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The Smell of Healing: The Importance of Terpenes in Cannabis Therapy

5 Mins read

Terpenes are emerging as a key or even the key signal to other compounds in cannabis. While cannabinoids such as THC and CBD have received significant attention in recent years, Terpenes are a separate group of compounds that may be even more important in predicting the therapeutic effects of cannabis.

Terpenes are aromatic compounds that give plants their distinct scent and flavor. In the case of cannabis, terpenes can significantly impact the effects of the plant on the body. For example, the terpene myrcene has been shown to have sedative and anti-inflammatory effects, while limonene has been found to have anti-anxiety and antidepressant properties.

While cannabinoids have received significant attention in the study of cannabis, it is becoming increasingly clear that terpenes play a crucial role in predicting patient outcomes 1. Several studies challenge the current paradigm and could lead to significant changes in the way we view and use cannabis for medicinal purposes.

We need to delve deeper into recent cannabis research and explore the role of terpenes in cannabis healing. We will also discuss the potential for individuals to improve their sense of smell, allowing them to detect terpenes more accurately. Finally, we will consider different techniques for smelling cannabis flowers and the potential limitations of relying on smell alone to detect terpenes.

The Importance of Terpenes in Predicting Patient Outcomes

The recent breakthrough study published in the Journal of Alternative and Complementary Medicine 2 found that terpenes were the most important variable in predicting rates of cannabis healing. 

To arrive at this conclusion, the researchers conducted a retrospective analysis of over 800 medical cannabis patients’ records to identify the factors that influenced patient outcomes. The study examined a wide range of variables, including demographics, medical conditions, and the chemical composition of the cannabis strains used.

The results: terpenes were the most significant predictor of positive patient outcomes. Patients who used cannabis strains with higher terpene concentrations had better outcomes across a range of metrics, including symptom relief, quality of life, and overall satisfaction with treatment.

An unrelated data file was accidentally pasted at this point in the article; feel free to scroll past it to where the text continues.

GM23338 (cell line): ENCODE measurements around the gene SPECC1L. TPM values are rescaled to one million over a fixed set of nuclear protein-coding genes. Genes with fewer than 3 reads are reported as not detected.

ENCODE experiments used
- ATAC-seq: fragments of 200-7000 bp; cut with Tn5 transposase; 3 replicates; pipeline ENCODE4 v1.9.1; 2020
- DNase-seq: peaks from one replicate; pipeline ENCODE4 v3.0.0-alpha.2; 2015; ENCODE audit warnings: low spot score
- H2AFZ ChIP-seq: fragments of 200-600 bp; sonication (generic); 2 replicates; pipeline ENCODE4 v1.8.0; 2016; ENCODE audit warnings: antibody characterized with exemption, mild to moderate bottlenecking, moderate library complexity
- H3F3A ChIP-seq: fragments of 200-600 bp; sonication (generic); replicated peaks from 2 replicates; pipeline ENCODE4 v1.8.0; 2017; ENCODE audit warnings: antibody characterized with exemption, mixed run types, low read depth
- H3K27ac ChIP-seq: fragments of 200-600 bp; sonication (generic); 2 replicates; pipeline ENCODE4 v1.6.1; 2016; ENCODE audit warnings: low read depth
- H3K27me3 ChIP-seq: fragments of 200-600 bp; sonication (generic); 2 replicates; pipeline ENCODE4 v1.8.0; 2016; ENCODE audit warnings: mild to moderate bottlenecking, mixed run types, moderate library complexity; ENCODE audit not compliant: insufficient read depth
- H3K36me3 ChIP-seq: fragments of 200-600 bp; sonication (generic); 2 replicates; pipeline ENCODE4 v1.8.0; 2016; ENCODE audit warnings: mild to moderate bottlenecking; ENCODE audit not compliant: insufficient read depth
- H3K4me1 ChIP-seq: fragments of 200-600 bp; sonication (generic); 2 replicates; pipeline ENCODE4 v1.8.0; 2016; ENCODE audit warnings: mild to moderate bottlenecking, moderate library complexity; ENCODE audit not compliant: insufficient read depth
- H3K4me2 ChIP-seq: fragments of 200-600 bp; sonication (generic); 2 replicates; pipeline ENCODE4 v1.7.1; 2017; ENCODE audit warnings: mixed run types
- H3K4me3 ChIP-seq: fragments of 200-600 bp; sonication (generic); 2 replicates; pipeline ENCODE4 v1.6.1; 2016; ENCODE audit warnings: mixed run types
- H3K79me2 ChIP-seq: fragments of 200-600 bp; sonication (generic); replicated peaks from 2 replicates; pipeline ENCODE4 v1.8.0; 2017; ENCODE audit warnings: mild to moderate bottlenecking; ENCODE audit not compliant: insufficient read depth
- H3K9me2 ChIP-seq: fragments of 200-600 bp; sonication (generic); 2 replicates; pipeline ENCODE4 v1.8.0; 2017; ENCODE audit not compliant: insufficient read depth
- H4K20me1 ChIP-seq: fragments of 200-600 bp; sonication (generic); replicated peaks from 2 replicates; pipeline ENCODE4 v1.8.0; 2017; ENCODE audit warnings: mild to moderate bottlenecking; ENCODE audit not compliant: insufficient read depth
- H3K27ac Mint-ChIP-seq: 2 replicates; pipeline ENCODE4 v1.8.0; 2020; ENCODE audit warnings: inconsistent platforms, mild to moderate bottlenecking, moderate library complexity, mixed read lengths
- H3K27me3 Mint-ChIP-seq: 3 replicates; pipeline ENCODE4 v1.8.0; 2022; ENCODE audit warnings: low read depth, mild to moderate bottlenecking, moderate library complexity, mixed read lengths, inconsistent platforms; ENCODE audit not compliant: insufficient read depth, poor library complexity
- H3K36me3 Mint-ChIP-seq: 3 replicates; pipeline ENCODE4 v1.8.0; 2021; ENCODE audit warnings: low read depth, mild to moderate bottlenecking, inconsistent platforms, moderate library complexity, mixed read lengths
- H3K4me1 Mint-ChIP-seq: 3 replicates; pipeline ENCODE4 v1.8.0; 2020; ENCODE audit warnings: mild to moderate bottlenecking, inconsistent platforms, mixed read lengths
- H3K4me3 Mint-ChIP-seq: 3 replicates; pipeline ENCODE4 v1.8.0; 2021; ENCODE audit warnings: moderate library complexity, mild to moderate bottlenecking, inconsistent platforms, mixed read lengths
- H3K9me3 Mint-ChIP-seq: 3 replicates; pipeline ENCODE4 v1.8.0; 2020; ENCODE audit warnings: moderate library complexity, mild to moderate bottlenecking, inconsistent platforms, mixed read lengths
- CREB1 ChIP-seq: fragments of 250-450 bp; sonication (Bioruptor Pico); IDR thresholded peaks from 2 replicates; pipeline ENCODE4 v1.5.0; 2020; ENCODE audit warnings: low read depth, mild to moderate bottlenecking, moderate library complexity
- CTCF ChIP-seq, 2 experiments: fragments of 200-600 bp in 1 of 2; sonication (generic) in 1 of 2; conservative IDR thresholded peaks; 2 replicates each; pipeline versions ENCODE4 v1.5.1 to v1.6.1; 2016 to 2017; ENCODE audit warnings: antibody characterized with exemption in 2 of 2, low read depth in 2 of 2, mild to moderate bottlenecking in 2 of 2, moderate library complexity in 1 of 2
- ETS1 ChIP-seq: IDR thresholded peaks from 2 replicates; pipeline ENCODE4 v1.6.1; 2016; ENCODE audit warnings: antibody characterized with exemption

The study found that specific terpenes were associated with particular therapeutic effects. For example, strains with high concentrations of limonene were associated with anti-anxiety effects, while strains with high concentrations of myrcene were associated with anti-inflammatory effects.

Still other studies have found that terpenes can modulate the effects of cannabinoids and enhance their therapeutic potential.

One study published in the British Journal of Pharmacology 3 found that the terpene beta-caryophyllene could activate the body’s CB2 receptors, which are involved in immune system function and inflammation. This suggests that terpenes could play a crucial role in enhancing the anti-inflammatory effects of cannabinoids. 

Another study published in the Journal of Ethnopharmacology 4 found that the terpene linalool could enhance the sedative effects of THC, potentially making it more effective in treating insomnia.

Terpenes and THC Strength

A recent study has found that terpenes may also play a crucial role in determining the strength of THC, the psychoactive compound in cannabis. The study, published in the Journal of Toxicological Sciences 5, analyzed the effects of different terpenes on the activity of the enzyme responsible for converting THC into its active form.

The results were surprising: some terpenes, such as limonene and pinene, increased the activity of the enzyme, leading to a stronger psychoactive effect, while others, such as myrcene and linalool, inhibited the activity of the enzyme, resulting in a weaker effect.

A strain with a high THC content but low levels of activating terpenes may have a weaker psychoactive effect than a strain with lower THC content but higher levels of activating terpenes.

Can You Get Better at Smelling with Practice?

Have you ever wondered if you could improve your sense of smell through practice? Well, according to a study published in the Journal of Neuroscience 6, the answer is yes!

The study found that participants who underwent a 6-week training program to identify different smells showed a significant improvement in their ability to identify and differentiate between odors. This improvement was reflected in changes in the participants’ brain activity, indicating that their sense of smell had become more finely tuned.